The labiodental nasal is a type of consonantal sound. The symbol in the International Phonetic Alphabet that represents this sound is ⟨ɱ⟩. The IPA symbol is a lowercase letter m with a leftward hook protruding from the lower right of the letter. Occasionally it is instead transcribed as an em with a dental diacritic: ⟨m̪⟩.
The voiceless labiodental stop is a consonant sound produced like a [p], but with the lower lip contacting the upper teeth, as in [f]. This can be represented in the IPA as ⟨p̪⟩. A separate symbol not recognized by the IPA that is often seen, especially in Bantu linguistics, is the qp ligature ⟨ȹ⟩.
The voiceless labiodental approximant is a type of consonantal sound used in some spoken languages. The symbols in the International Phonetic Alphabet that represent this sound are ⟨ʋ̥⟩ and ⟨f̞⟩, and the equivalent X-SAMPA symbols are P_0 (or v_0) and f_o.
A labial fricative is a fricative consonant, whose articulation involves the lips. Several kinds can be distinguished based on whether the articulation involves only the lips or either the teeth or the tongue:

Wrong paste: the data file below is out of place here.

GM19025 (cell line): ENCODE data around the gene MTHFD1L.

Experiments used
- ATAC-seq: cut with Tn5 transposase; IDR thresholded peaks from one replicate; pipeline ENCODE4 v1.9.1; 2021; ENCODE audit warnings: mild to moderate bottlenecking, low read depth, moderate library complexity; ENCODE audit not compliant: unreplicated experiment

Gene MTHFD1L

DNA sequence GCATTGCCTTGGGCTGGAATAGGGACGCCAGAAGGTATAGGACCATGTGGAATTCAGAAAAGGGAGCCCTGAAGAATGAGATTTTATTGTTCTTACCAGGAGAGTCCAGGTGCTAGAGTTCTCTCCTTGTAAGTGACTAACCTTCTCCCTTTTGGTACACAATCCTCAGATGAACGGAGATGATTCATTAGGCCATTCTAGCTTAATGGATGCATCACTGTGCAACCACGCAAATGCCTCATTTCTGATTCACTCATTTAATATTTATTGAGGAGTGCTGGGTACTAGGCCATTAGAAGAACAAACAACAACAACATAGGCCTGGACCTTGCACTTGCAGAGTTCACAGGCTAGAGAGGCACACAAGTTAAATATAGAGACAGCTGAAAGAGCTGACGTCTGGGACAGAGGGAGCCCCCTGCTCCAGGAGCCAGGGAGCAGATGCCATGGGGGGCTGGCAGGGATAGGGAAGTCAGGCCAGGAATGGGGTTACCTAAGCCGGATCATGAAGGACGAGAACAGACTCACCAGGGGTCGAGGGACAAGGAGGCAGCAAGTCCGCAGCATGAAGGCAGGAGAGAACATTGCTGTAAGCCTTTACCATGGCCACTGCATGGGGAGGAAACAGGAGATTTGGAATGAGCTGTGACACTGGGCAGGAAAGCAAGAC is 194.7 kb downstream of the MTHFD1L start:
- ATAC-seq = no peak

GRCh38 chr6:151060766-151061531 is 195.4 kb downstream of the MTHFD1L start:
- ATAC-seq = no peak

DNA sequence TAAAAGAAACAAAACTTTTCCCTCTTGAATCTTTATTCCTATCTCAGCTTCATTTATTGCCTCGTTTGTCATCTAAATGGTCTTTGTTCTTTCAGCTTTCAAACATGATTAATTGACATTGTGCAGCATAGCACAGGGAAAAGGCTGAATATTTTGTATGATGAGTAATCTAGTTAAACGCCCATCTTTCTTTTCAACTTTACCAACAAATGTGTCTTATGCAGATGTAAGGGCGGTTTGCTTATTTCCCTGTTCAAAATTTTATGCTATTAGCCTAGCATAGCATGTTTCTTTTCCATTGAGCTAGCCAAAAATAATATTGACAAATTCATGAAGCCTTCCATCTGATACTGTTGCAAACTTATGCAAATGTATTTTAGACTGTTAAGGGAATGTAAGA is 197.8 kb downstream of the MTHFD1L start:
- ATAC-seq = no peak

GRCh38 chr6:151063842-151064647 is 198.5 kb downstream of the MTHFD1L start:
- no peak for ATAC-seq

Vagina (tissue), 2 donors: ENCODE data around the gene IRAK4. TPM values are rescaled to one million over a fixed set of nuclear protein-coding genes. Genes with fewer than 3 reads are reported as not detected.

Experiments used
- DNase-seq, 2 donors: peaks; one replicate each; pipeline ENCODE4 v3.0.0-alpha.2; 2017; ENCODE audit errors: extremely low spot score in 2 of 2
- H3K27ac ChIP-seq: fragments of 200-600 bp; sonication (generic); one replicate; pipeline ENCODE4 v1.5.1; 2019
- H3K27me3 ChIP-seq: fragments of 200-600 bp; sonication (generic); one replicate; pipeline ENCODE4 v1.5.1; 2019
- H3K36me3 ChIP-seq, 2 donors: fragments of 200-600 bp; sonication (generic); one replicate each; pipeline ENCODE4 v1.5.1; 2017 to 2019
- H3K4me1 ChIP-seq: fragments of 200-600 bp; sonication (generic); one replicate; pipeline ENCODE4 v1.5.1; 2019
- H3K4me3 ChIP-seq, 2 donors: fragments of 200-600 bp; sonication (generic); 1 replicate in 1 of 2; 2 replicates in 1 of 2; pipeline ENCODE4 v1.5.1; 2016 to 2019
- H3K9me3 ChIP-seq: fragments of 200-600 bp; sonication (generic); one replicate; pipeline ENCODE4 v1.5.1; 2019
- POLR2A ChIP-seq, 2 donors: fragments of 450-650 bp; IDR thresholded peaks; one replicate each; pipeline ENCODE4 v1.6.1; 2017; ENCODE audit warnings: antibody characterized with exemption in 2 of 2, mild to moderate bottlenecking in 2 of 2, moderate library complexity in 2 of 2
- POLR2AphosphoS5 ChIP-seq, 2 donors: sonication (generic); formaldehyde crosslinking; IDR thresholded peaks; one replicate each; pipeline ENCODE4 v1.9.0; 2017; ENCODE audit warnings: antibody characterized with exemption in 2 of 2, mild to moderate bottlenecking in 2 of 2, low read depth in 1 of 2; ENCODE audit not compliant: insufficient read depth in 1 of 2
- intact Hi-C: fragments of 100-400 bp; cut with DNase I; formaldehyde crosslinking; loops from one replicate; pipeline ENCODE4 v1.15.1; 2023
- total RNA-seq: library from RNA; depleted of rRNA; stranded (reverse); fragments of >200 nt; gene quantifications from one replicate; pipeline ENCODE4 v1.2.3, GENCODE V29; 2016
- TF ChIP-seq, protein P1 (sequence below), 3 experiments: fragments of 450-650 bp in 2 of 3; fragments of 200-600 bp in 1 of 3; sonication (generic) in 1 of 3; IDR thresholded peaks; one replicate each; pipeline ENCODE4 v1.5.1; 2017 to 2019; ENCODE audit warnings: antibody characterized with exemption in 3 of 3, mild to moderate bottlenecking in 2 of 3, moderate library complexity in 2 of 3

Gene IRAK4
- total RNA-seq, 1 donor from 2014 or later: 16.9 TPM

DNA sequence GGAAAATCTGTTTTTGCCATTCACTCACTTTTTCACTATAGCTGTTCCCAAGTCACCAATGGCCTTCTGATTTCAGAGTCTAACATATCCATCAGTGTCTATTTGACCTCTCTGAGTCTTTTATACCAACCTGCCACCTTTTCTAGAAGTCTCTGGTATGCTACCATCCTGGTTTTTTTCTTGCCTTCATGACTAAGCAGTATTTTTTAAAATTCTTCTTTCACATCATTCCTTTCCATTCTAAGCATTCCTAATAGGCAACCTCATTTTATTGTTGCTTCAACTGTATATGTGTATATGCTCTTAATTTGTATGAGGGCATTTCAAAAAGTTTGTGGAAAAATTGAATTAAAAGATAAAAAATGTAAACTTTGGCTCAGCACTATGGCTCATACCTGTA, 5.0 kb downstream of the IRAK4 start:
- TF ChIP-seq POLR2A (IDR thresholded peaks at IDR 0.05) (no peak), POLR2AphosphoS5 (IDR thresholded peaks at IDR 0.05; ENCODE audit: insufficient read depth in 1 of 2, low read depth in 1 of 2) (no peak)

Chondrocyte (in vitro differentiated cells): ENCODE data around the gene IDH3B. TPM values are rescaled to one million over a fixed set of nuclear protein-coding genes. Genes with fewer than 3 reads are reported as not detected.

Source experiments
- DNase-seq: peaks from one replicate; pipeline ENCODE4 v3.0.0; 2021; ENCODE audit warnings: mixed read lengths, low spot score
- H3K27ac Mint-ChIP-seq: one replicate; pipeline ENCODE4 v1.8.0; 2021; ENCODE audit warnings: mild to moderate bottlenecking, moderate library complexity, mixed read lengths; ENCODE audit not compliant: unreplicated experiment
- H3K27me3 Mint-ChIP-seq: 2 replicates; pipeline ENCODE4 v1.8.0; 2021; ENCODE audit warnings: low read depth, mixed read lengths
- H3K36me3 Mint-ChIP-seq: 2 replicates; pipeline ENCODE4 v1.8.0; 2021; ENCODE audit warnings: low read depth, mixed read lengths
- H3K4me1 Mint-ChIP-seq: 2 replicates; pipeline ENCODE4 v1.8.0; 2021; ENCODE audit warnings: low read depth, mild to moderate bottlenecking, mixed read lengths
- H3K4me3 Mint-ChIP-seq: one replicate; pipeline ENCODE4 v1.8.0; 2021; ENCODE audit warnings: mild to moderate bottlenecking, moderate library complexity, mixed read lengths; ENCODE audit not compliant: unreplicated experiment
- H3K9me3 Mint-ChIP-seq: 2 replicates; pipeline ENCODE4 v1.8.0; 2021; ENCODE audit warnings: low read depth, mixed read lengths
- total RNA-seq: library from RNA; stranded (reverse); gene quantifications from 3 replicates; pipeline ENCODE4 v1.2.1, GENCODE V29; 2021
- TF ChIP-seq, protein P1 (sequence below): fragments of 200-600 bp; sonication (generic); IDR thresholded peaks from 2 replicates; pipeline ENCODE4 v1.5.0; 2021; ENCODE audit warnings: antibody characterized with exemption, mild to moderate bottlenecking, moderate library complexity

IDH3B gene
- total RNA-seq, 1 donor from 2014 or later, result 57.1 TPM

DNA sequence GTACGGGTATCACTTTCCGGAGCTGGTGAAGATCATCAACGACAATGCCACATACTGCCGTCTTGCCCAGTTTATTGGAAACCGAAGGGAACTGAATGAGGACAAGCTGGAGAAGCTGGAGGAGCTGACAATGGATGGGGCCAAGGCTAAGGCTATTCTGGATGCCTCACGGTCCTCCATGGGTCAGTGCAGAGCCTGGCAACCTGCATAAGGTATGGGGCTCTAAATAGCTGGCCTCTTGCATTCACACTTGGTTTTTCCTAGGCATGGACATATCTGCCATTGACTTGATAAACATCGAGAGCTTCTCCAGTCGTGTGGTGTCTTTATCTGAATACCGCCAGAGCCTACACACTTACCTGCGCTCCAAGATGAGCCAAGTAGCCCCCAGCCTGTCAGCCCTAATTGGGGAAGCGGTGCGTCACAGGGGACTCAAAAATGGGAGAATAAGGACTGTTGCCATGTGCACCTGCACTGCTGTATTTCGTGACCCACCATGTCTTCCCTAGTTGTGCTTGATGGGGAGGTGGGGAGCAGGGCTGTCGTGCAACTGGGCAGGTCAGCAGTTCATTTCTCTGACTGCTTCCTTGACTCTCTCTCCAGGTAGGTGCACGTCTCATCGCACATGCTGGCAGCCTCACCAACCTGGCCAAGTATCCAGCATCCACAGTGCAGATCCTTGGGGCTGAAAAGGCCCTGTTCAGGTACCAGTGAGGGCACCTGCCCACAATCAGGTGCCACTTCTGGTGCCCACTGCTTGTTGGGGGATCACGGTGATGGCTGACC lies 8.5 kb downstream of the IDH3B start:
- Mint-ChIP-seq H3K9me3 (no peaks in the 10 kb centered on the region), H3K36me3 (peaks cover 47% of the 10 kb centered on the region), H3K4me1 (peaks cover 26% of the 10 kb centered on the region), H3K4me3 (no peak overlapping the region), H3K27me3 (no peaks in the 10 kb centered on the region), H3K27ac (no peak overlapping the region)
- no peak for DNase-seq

In phonetics, ejective consonants are usually voiceless consonants that are pronounced with a glottalic egressive airstream. In the phonology of a particular language, ejectives may contrast with aspirated, voiced and tenuis consonants. Some languages have glottalized sonorants with creaky voice that pattern with ejectives phonologically, and other languages have ejectives that pattern with implosives, which has led to phonologists positing a phonological class of glottalic consonants, which includes ejectives.